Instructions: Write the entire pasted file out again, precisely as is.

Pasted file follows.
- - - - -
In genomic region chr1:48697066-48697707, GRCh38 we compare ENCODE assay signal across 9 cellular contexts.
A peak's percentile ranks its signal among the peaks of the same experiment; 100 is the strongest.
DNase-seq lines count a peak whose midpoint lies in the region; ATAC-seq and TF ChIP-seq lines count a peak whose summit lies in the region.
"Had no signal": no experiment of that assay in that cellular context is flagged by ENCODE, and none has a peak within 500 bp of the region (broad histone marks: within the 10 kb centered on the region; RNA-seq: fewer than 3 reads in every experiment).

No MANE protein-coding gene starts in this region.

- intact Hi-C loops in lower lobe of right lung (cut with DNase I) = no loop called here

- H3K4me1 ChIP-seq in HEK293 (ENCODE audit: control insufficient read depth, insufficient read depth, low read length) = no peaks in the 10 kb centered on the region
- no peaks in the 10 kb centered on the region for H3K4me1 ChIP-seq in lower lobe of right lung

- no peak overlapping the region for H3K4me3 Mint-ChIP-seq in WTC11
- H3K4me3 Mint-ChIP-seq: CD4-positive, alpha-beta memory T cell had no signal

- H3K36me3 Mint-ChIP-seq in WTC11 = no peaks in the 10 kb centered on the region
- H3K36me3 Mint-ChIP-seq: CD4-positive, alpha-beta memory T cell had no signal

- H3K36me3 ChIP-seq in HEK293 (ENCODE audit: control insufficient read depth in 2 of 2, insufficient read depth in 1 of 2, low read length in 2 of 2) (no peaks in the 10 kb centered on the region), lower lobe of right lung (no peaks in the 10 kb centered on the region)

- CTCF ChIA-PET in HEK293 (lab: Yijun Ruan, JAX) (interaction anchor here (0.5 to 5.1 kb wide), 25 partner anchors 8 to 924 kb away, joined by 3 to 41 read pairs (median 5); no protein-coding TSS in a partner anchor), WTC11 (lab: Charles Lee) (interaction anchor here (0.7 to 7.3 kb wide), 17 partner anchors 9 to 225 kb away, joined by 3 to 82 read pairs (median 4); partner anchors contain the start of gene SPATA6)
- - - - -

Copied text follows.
In genomic region chr1:48697066-48697707, GRCh38 we compare ENCODE assay signal across 9 cellular contexts.
A peak's percentile ranks its signal among the peaks of the same experiment; 100 is the strongest.
DNase-seq lines count a peak whose midpoint lies in the region; ATAC-seq and TF ChIP-seq lines count a peak whose summit lies in the region.
"Had no signal": no experiment of that assay in that cellular context is flagged by ENCODE, and none has a peak within 500 bp of the region (broad histone marks: within the 10 kb centered on the region; RNA-seq: fewer than 3 reads in every experiment).

No MANE protein-coding gene starts in this region.

- intact Hi-C loops in lower lobe of right lung (cut with DNase I) = no loop called here

- H3K4me1 ChIP-seq in HEK293 (ENCODE audit: control insufficient read depth, insufficient read depth, low read length) = no peaks in the 10 kb centered on the region
- no peaks in the 10 kb centered on the region for H3K4me1 ChIP-seq in lower lobe of right lung

- no peak overlapping the region for H3K4me3 Mint-ChIP-seq in WTC11
- H3K4me3 Mint-ChIP-seq: CD4-positive, alpha-beta memory T cell had no signal

- H3K36me3 Mint-ChIP-seq in WTC11 = no peaks in the 10 kb centered on the region
- H3K36me3 Mint-ChIP-seq: CD4-positive, alpha-beta memory T cell had no signal

- H3K36me3 ChIP-seq in HEK293 (ENCODE audit: control insufficient read depth in 2 of 2, insufficient read depth in 1 of 2, low read length in 2 of 2) (no peaks in the 10 kb centered on the region), lower lobe of right lung (no peaks in the 10 kb centered on the region)

- CTCF ChIA-PET in HEK293 (lab: Yijun Ruan, JAX) (interaction anchor here (0.5 to 5.1 kb wide), 25 partner anchors 8 to 924 kb away, joined by 3 to 41 read pairs (median 5); no protein-coding TSS in a partner anchor), WTC11 (lab: Charles Lee) (interaction anchor here (0.7 to 7.3 kb wide), 17 partner anchors 9 to 225 kb away, joined by 3 to 82 read pairs (median 4); partner anchors contain the start of gene SPATA6)